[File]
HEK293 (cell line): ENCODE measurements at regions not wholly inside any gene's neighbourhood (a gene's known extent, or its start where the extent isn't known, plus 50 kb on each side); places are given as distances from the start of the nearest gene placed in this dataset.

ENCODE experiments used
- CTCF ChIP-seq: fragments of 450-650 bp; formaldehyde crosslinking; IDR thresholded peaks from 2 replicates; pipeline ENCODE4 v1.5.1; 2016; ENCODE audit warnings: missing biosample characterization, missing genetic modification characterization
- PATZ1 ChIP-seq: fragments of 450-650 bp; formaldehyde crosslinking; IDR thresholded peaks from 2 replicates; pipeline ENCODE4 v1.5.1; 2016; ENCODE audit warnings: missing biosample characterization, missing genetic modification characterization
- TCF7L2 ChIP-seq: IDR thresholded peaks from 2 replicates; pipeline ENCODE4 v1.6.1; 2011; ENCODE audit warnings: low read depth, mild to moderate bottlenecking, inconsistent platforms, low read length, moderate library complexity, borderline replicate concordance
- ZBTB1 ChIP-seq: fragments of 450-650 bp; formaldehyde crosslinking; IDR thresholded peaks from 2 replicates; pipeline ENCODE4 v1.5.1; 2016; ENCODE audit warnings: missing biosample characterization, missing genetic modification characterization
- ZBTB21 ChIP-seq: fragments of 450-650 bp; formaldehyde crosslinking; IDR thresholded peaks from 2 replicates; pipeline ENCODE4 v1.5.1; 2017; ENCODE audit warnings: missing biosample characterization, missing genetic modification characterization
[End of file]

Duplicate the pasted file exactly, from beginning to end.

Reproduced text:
HEK293 (cell line): ENCODE measurements at regions not wholly inside any gene's neighbourhood (a gene's known extent, or its start where the extent isn't known, plus 50 kb on each side); places are given as distances from the start of the nearest gene placed in this dataset.

ENCODE experiments used
- CTCF ChIP-seq: fragments of 450-650 bp; formaldehyde crosslinking; IDR thresholded peaks from 2 replicates; pipeline ENCODE4 v1.5.1; 2016; ENCODE audit warnings: missing biosample characterization, missing genetic modification characterization
- PATZ1 ChIP-seq: fragments of 450-650 bp; formaldehyde crosslinking; IDR thresholded peaks from 2 replicates; pipeline ENCODE4 v1.5.1; 2016; ENCODE audit warnings: missing biosample characterization, missing genetic modification characterization
- TCF7L2 ChIP-seq: IDR thresholded peaks from 2 replicates; pipeline ENCODE4 v1.6.1; 2011; ENCODE audit warnings: low read depth, mild to moderate bottlenecking, inconsistent platforms, low read length, moderate library complexity, borderline replicate concordance
- ZBTB1 ChIP-seq: fragments of 450-650 bp; formaldehyde crosslinking; IDR thresholded peaks from 2 replicates; pipeline ENCODE4 v1.5.1; 2016; ENCODE audit warnings: missing biosample characterization, missing genetic modification characterization
- ZBTB21 ChIP-seq: fragments of 450-650 bp; formaldehyde crosslinking; IDR thresholded peaks from 2 replicates; pipeline ENCODE4 v1.5.1; 2017; ENCODE audit warnings: missing biosample characterization, missing genetic modification characterization